Schiphol: North-South line can be extended

All of a sudden, the North-South line can be extended all the way to Schiphol. Agreement has been reached with the city of Amsterdam about public transport issues at the airport.

It is no longer a question of whether the metro line should be extended, but when,” Schiphol CEO Dick Benschop said on Monday evening in the periphery of the airport’s New Year meeting.

“Together with Amsterdam, the Regional Transport Authority, NS and ProRail, we are looking to extend our NS railway station, in getting more space for high-speed trains and possibilities for extending the North-South line. Mutual agreement has been reached on this over the past few months. The first proposals are now in The Hague.”

The municipality confirms the plans. “It is true that Amsterdam is negotiating with several parties about improvements to connections with Schiphol, including exploring extension of the North-South line,” says Sharon Dijksma, city councillor for Traffic and Transport.

Sources at ProRail, NS and the regional municipalities are less cautious. They confirm the involvement of the PvdA politician, who was the State Secretary for Aviation responsible for Schiphol in the previous cabinet.

“In discussions about extending the metro line, Amsterdam is already on board,” says a source.

The Amsterdam coalition agreement concluded last year includes the connection to Schiphol Airport: ‘We’re negotiating with the region about extending the North-South line, both northwards and southwards.’

With his announcement, Benschop, who was once State Secretary for the PvdA – poses a dilemma for Amsterdam municipality. Coalition parties GroenLinks and SP are sceptical and would rather spend the required three billion euro on other projects.

High-speed trains
t’s a rather smart move to present all the public transport plans for Schiphol, including extending the North-South line in collaboration with Amsterdam to the Minister of Infrastructure and Water Management, Cora van Nieuwenhuizen. If she gives her blessing and commits to a financial contribution, it will be more difficult for the city council to disagree with such a proposal.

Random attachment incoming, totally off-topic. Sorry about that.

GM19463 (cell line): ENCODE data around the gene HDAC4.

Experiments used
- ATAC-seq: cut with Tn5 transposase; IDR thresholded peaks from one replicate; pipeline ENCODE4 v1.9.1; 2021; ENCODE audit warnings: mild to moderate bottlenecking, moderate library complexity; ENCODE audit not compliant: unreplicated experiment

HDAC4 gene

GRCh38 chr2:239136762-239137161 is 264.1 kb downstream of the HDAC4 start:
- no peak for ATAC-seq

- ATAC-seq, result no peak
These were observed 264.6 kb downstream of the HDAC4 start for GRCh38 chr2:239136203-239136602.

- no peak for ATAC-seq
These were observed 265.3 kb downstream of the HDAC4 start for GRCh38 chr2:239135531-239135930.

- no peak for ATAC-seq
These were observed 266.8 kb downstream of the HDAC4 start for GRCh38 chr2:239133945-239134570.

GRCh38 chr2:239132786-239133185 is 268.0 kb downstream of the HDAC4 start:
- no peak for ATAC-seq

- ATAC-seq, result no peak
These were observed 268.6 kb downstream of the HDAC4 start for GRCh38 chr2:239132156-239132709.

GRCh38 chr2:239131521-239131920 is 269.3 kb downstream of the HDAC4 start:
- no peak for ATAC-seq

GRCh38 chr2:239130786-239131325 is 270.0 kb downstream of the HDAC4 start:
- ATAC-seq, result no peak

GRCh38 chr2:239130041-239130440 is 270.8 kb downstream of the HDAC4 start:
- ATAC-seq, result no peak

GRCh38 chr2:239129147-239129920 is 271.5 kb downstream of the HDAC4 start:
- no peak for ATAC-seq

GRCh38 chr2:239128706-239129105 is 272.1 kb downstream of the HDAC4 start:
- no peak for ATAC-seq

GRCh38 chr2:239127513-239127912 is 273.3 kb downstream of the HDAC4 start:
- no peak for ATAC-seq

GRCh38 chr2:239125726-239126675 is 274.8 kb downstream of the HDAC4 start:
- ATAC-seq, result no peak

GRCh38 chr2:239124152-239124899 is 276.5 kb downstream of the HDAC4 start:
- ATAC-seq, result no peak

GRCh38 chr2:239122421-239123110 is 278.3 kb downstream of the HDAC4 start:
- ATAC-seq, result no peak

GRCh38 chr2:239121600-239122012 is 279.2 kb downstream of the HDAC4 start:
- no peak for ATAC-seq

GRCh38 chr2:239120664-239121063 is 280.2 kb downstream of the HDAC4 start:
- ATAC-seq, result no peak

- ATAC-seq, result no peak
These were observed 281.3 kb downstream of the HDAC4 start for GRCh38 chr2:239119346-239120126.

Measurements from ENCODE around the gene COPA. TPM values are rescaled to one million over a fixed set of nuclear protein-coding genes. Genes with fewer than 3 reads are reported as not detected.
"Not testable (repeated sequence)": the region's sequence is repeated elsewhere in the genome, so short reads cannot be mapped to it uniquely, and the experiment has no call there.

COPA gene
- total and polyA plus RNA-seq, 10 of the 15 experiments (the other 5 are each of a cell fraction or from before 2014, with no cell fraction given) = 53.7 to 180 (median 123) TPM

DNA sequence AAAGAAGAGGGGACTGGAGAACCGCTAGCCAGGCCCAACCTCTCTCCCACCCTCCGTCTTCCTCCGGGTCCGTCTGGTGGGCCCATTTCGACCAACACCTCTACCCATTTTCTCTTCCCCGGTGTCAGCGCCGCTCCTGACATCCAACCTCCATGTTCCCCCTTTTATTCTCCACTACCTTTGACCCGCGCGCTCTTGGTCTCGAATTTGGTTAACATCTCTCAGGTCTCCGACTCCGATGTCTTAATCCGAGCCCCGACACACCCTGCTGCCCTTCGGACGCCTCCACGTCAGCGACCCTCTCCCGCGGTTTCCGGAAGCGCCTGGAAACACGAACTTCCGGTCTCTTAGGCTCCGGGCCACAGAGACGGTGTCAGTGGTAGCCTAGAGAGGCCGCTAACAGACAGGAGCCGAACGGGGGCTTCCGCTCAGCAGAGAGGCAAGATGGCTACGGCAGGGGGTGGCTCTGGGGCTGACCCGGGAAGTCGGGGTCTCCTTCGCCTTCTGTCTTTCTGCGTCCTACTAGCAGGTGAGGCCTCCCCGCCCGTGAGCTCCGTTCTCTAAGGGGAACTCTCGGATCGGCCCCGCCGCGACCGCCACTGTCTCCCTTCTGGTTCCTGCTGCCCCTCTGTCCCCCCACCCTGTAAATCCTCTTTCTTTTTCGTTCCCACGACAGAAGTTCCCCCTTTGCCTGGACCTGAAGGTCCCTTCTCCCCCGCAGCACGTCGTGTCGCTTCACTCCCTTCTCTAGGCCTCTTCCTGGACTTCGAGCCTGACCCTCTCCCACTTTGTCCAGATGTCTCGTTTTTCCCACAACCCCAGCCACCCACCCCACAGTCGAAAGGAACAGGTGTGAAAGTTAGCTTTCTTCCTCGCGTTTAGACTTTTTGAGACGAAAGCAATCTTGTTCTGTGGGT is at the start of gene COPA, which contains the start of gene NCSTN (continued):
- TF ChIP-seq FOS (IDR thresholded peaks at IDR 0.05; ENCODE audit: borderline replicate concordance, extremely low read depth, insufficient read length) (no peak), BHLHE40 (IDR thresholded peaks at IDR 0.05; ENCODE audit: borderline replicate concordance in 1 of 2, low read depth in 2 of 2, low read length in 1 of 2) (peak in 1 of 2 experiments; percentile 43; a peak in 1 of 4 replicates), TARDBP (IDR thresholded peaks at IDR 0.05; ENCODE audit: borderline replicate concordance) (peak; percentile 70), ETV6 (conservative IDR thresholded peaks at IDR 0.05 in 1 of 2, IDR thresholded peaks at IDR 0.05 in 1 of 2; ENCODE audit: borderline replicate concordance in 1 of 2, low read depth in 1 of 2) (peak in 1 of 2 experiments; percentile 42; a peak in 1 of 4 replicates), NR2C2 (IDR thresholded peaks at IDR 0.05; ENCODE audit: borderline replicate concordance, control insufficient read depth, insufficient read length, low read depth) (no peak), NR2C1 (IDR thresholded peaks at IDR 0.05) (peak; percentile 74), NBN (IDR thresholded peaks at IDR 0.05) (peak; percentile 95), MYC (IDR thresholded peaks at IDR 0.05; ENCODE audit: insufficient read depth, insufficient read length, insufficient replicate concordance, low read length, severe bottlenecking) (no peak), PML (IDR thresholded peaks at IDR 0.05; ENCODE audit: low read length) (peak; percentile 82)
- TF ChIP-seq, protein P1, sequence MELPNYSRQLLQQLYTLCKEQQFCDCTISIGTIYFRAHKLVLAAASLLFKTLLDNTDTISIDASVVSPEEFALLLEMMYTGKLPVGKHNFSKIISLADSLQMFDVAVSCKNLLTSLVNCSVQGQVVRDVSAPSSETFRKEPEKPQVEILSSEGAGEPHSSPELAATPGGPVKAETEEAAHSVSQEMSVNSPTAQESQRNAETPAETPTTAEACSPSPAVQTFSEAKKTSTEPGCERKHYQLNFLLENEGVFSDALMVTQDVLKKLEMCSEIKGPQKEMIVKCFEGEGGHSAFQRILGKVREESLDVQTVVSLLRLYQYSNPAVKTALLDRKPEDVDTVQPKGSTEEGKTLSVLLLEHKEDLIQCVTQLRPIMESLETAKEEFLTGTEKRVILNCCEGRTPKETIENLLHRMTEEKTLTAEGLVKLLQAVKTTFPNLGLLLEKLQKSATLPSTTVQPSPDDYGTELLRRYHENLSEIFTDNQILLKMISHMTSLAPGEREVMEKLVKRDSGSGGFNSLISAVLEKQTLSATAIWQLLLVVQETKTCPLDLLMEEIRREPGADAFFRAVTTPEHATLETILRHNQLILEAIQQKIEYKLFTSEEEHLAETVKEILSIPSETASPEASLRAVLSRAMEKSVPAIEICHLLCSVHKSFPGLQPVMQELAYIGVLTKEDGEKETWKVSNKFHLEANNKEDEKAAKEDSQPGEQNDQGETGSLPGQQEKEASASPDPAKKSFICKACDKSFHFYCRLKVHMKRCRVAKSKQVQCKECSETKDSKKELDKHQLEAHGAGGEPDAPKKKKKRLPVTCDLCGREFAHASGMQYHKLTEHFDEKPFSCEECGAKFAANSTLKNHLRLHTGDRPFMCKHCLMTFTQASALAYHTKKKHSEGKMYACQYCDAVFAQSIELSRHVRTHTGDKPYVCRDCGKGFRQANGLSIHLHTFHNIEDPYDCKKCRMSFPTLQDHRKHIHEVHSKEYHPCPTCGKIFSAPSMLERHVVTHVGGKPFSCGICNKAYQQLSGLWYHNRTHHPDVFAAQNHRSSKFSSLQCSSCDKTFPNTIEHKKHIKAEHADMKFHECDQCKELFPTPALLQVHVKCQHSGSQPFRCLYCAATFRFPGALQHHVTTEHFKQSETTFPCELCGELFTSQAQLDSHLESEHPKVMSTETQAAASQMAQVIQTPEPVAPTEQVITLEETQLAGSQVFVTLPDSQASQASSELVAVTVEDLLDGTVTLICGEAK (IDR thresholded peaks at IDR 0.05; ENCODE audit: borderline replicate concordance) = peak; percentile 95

By extending the metro line along the A10 and A4 highways, a large part of those travelling locally by train will take the metro. This would particularly be commuters from Amsterdam to companies around Schiphol and airline passengers from all over the capital.

The reduction of the number of local trains will, in turn, create space for international high-speed trains at the airport’s underground railway station. The train tunnels cannot be expanded, because in the past Schiphol was built over it.

Schiphol would like – in line with cabinet policy – to complement flights to destinations within 800 kilometres with high-speed railway traffic. But there’s no room for that at the congested railway station. Benschop: “The high-speed train to London doesn’t even stop here, neither to Germany.”

“We need to take our international train connections a step further. That can only be achieved by extending the metro line through to Schiphol and Hoofddorp. Only then will we be able to make better use of the railway tunnels for our network of international destinations.”

‘Seeking aid’

Benschop has nothing to report yet about the time span nor the manner of financing. “However, we are willing to explore how we can make a contribution. We don’t only want to seek aid, but we also want to contribute something.” For example, a contract could be concluded for land development of office areas next to the track.

The plan ‘Future-proof Mobility System Amsterdam-Schiphol’ refers to a time span of ten years. In order to bridge that time span, as from 2023 NS would have to temporarily deploy ‘unscheduled’ local trains between Amsterdam and Schiphol, the so-called Airport Sprinter.